Gallery Survival Guide

February 2, 2012

As we approach the opening for our annual Little Gems show this Friday evening, we thought we would share a Gallery Survival Guide that was written by one of our newer artists,, Rebecca Finch.  She put this together this gentle list of do’s and don’ts for some friends who may have been  intimidated by the prospect of attending a gallery opening.  Rebecca does a great job de-mystifying the gallery experience.  If you know someone who has never been to a gallery or an  opening, pass this on.  Thanks, Rebecca!

**************************

Gallery Survival Guide/ Rebecca Finch

So you think you might be attending your first gallery opening, and you’re not quite sure what to expect? Wipe the sweat from your forehead, get a tissue for your clammy hands, and breathe a deep sign of relief for we are here to help you.

Yes, sometimes a gallery is a place where people who know a lot about art, who love to drink wine and eat cheese, and who could easily purchase a wall full of expensive art, like to spout out long sophisticated words and keep the average Joe in the dust trying to figure out what just happened.

But I don’t think you will find this to be the norm at most galleries.

As you prepare for your excursion, here is a glimpse of the atmosphere you can expect to find at most gallery openings:

Rebecca Finch- Apple Solo

There might be a large group of people moving around the gallery.

 The structure is usually open house in which you may arrive at any time and leave when you wish

 Sometimes there is live music. Take it in and enjoy.

 Light refreshments are usually served.

 You may see the gallery director floating around making guests comfortable and being available for any questions or sales.

 The artists will usually be present and the well known ones will probably be in a perpetual conversation.

You will find people who genuinely love art, love to create it and love to talk about it.  That’s where you come in.  You don’t have to know a lot and you certainly don’t have to put on a front of art history knowledge.  Art is meant to be enjoyed, discussed and felt.  If you’re new to this, there’s no shame at all.  Just observe, ask questions, form your opinions, and enjoy.

There are a few common sense rules listed here but don’t be overwhelmed.  Remember that the goal is for you to enjoy yourself and not make you even more paranoid.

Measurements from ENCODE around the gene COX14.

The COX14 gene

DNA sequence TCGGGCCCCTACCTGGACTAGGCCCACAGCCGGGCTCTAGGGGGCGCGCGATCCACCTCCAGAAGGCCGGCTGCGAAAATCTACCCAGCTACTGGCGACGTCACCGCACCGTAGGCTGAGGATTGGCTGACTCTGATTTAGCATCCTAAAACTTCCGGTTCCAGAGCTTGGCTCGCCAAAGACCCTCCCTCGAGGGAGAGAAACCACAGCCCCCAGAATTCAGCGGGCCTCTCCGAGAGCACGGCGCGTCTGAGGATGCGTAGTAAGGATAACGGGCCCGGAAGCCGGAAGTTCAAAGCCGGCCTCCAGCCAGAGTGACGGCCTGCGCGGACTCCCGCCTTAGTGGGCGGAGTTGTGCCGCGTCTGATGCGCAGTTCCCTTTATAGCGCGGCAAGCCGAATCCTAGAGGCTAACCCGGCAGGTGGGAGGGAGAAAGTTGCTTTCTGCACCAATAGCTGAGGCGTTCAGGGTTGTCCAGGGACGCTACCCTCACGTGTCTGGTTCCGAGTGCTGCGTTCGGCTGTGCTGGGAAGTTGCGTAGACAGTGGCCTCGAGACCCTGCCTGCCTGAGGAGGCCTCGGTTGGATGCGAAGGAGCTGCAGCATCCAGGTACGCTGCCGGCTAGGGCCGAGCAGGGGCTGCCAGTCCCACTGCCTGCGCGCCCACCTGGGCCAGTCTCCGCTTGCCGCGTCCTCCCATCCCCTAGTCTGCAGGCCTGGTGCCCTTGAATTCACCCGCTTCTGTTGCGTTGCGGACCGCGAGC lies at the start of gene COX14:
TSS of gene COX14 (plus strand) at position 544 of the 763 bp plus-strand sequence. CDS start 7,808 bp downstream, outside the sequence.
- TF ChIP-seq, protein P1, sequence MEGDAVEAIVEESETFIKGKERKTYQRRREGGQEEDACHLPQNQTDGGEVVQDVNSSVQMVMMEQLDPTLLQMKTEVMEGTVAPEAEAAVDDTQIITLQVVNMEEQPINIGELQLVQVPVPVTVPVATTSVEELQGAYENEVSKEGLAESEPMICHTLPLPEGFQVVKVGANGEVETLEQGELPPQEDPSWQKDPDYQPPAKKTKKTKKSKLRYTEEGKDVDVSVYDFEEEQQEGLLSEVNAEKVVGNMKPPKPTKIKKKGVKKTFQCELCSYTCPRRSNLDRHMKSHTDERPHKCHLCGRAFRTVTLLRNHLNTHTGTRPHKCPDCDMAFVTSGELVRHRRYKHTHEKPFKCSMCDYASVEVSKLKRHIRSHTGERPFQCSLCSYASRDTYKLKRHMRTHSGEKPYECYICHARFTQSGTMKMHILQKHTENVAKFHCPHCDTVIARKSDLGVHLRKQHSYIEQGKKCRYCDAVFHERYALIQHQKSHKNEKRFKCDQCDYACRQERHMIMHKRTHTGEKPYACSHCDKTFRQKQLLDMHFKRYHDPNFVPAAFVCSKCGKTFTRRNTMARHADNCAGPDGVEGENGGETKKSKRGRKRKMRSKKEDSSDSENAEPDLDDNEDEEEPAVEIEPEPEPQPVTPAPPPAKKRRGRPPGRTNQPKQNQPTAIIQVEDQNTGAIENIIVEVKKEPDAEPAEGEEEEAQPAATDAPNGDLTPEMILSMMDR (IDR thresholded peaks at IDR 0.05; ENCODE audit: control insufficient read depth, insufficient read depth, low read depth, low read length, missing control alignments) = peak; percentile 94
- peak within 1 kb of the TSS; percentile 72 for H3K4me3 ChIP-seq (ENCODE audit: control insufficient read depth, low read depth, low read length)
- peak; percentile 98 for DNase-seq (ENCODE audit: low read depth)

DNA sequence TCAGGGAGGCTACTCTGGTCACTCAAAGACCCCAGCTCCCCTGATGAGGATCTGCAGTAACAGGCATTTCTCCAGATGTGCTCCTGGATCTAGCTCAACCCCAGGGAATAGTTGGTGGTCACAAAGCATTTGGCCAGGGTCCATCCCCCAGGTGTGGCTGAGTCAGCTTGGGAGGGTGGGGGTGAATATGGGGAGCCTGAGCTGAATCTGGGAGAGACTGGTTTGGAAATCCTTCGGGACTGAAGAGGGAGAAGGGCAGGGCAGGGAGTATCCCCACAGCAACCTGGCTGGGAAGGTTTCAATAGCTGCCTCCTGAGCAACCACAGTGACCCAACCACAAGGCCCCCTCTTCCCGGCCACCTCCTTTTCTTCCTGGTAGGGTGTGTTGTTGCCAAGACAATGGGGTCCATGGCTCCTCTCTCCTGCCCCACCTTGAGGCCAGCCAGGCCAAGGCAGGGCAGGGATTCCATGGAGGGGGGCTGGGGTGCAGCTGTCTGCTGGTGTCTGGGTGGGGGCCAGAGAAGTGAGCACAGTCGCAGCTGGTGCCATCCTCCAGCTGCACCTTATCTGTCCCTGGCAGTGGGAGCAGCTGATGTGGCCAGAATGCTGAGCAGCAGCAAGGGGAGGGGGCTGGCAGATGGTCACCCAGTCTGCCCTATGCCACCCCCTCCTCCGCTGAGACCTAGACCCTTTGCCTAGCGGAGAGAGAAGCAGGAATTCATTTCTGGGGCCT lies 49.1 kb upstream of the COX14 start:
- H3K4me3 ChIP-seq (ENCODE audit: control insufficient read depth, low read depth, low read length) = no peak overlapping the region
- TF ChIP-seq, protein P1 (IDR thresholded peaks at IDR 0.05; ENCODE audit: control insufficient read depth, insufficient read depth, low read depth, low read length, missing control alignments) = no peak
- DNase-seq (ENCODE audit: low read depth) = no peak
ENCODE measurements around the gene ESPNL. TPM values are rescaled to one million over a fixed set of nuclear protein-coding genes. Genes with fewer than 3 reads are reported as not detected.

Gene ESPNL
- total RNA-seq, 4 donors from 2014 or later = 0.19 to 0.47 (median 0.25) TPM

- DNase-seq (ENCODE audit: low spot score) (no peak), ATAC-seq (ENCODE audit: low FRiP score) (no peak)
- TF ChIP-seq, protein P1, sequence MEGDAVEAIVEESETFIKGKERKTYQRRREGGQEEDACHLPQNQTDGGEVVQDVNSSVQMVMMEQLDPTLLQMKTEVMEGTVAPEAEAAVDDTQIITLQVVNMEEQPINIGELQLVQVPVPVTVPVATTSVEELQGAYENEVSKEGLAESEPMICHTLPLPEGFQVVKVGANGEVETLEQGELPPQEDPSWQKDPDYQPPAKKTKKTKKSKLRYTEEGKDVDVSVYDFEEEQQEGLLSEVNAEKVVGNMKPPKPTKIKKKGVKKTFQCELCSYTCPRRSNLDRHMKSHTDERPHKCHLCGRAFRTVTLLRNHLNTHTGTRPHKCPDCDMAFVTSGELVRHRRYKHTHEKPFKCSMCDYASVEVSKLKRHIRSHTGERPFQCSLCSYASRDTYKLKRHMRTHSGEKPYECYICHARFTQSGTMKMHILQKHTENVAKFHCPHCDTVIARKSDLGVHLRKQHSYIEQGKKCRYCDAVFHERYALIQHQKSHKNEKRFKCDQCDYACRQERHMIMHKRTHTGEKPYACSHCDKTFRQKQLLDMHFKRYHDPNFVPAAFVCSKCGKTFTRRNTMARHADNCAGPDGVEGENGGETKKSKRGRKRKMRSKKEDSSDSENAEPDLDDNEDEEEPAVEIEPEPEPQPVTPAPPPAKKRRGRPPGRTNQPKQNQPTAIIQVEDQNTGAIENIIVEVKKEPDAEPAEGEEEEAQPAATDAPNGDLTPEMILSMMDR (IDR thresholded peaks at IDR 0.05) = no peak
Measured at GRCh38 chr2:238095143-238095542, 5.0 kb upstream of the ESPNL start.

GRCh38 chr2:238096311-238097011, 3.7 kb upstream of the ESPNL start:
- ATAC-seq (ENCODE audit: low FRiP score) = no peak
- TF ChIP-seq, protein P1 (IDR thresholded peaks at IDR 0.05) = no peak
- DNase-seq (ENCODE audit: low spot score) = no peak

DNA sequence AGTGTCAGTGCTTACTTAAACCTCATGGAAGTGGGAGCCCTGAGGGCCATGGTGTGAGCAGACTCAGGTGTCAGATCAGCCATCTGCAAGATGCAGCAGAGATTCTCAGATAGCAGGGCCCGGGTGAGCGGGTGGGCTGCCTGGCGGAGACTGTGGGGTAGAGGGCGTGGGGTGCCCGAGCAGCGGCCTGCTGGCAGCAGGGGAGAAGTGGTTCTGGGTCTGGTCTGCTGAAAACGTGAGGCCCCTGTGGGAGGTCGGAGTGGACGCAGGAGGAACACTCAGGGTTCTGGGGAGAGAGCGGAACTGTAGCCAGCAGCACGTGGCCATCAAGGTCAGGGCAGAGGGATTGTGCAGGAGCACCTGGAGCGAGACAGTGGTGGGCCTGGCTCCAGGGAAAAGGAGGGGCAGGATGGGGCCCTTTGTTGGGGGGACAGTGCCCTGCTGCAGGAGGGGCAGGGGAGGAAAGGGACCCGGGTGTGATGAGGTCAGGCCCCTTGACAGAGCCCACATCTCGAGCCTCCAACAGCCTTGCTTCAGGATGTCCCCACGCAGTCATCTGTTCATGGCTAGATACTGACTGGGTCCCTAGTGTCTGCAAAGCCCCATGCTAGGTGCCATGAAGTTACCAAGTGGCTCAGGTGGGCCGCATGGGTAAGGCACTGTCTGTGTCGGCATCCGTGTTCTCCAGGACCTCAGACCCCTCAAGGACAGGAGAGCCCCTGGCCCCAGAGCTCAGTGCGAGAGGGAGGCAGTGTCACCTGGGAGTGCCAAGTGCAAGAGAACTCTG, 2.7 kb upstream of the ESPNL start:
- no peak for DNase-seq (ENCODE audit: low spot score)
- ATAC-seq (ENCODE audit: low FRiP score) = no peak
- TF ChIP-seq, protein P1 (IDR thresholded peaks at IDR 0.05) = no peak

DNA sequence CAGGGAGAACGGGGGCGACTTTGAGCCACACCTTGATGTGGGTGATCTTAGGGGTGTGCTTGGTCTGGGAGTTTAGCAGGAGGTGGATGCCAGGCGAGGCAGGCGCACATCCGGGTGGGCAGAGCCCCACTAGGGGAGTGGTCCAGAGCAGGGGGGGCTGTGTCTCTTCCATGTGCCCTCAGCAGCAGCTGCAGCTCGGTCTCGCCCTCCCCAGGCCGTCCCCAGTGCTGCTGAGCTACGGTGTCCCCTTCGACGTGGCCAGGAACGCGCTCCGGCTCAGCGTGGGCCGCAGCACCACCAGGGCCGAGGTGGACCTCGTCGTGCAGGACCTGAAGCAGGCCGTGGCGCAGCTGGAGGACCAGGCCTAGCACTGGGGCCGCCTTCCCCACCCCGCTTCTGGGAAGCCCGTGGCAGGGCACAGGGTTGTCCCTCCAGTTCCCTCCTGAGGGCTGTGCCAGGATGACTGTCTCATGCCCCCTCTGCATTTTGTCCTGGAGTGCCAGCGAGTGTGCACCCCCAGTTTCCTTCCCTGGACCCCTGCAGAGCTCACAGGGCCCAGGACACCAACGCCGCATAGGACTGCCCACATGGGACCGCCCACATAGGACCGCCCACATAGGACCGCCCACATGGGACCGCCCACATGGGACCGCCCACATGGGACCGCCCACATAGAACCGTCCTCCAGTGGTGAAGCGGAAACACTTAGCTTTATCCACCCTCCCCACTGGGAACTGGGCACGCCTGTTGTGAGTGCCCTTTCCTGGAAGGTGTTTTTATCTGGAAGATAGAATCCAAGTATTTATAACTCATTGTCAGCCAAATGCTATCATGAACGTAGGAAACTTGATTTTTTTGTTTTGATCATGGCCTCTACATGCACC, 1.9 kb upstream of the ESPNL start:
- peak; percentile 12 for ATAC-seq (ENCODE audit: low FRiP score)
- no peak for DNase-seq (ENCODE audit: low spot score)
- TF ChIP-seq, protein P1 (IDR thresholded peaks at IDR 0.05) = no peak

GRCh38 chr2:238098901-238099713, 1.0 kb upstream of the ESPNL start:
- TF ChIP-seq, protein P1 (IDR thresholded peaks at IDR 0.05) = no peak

Gallery Etiquette:

Rebecca Finch- Bright Cloves

• Dress appropriately. Somewhere in between jeans and a T-shirt and a suit and tie is the appropriate dress for most galleries. You don’t have to be fancy, just don’t be a slob.

• Turn off your phone. This is not a place for phone calls or texting.

• Don’t head straight for the snackies. Enjoy some art first. And when you do hit the snacks remember they’re snacks. Not dinner.

• Please respect the paintings, sculpture, and glass by keeping a distance. It’s best not to touch art that you don’t own.

Refrain from making negative comments on a work of art because the artist, their friends or family could be in earshot. Share your critical comments over dessert or during the ride home.~

And here are some tips to help you make the most of your visit to a gallery:

• Step inside and take in the whole space, noting the flow of traffic and the direction you would like to proceed.

• Begin observing the art. Making note of how you feel about the artwork. Do you like it? Why or why not? See if you can find something positive to say (just in case someone asks).

• Hunt for at least one piece of art that you like the most. Or, if it’s a group show, figure out who your favorite artist is.

• Try to find out something about your favorite artist. There are usually statements or bios nearby.

Rebecca Finch -Allegory For Love

• Ask yourself why you are drawn to certain pieces of art. Analyze your gut reactions. Is it the colors? Subjects? Style?

• Do you have questions about how the art is created? The subject matter? If you feel up to it, ask the director if they can point the artist out to you so you can ask your questions. Again, artists love to talk about their craft (even the humble ones – they are passionate, not cocky).  Try not to be afraid or intimidated.

Be sure to enjoy the atmosphere, the food, opportunity to learn something about art, the live music, and above all else enjoy seeing beauty.

Hopefully this little lesson will help you on your venture into the art world. Art appreciation can be as simple as enjoying something that you’re seeing. If you don’t have plans to attend a gallery opening, then make some. It makes for a great date night accessory in the middle of dinner and dessert. Bring some friends and talk about the show over something drippy and chocolatey.


Shed Your Blahs!

February 4, 2011